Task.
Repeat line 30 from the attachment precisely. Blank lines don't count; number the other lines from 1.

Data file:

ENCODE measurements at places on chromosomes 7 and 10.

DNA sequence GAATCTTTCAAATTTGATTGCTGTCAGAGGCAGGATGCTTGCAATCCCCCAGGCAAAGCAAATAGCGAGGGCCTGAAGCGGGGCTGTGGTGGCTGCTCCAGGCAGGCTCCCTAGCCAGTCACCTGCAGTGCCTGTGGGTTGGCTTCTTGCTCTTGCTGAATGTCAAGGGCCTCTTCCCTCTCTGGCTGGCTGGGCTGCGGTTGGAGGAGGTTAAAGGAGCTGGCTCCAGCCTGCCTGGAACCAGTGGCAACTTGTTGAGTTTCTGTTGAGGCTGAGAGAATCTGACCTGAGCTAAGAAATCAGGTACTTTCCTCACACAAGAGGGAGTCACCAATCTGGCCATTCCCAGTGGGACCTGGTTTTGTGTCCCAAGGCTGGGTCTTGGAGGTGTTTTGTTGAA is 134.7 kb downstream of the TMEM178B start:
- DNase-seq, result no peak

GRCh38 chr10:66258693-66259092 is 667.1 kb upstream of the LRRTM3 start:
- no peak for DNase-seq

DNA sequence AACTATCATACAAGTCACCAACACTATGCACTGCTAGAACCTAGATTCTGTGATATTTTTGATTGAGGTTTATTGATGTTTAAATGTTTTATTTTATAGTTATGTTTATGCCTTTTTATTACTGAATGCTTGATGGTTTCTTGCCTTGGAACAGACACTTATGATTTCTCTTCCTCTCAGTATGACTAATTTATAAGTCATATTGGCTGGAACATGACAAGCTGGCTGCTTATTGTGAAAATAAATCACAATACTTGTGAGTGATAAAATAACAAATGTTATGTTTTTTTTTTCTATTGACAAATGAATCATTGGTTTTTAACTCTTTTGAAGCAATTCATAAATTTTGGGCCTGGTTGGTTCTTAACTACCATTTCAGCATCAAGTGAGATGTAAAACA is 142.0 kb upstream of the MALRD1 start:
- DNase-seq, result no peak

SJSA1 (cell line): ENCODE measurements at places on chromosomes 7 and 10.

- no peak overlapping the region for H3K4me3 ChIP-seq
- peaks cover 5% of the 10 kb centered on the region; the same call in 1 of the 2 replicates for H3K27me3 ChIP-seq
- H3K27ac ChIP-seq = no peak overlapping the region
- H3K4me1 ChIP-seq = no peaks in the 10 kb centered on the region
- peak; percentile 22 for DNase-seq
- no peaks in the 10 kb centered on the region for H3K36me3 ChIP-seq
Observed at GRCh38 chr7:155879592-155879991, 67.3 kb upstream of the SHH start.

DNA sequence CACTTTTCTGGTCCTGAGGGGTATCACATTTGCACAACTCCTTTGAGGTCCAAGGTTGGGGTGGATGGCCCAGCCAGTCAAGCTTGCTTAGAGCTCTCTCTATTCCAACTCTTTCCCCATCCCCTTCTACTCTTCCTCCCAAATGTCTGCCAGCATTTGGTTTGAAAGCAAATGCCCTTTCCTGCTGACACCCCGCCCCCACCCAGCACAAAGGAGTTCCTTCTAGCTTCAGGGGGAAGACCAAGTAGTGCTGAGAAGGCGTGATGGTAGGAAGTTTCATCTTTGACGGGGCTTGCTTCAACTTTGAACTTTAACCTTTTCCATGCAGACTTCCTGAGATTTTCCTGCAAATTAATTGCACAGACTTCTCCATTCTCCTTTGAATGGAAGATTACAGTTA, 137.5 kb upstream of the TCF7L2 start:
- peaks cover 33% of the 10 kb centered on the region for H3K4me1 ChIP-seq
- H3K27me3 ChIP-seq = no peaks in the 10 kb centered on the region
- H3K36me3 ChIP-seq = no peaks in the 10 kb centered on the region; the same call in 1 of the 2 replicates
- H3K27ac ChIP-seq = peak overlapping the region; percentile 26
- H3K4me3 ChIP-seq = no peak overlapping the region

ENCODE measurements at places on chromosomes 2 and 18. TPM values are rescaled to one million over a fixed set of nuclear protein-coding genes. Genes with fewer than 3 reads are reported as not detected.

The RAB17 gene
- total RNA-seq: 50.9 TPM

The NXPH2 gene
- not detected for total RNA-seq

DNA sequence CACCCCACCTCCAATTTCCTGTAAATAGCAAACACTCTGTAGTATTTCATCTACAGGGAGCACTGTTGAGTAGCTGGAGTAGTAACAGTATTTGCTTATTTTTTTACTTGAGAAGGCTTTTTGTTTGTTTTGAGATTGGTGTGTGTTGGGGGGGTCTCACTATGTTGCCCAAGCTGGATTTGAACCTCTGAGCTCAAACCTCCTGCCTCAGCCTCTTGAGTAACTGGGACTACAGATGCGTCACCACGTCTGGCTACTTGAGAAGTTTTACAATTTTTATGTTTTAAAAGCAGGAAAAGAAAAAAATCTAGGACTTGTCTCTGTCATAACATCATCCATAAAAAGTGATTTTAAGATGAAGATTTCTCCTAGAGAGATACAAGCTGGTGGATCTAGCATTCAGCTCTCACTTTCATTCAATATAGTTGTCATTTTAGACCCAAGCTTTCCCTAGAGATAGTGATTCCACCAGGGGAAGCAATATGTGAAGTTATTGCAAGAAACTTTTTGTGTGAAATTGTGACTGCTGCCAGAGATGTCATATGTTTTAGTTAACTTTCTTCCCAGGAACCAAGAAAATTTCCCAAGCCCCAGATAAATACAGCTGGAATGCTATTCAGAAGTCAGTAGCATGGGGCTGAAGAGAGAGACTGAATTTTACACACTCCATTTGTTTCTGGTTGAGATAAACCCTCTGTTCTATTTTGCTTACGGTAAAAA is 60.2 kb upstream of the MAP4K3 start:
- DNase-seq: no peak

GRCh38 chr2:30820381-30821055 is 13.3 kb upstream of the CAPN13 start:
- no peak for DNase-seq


- no peak for DNase-seq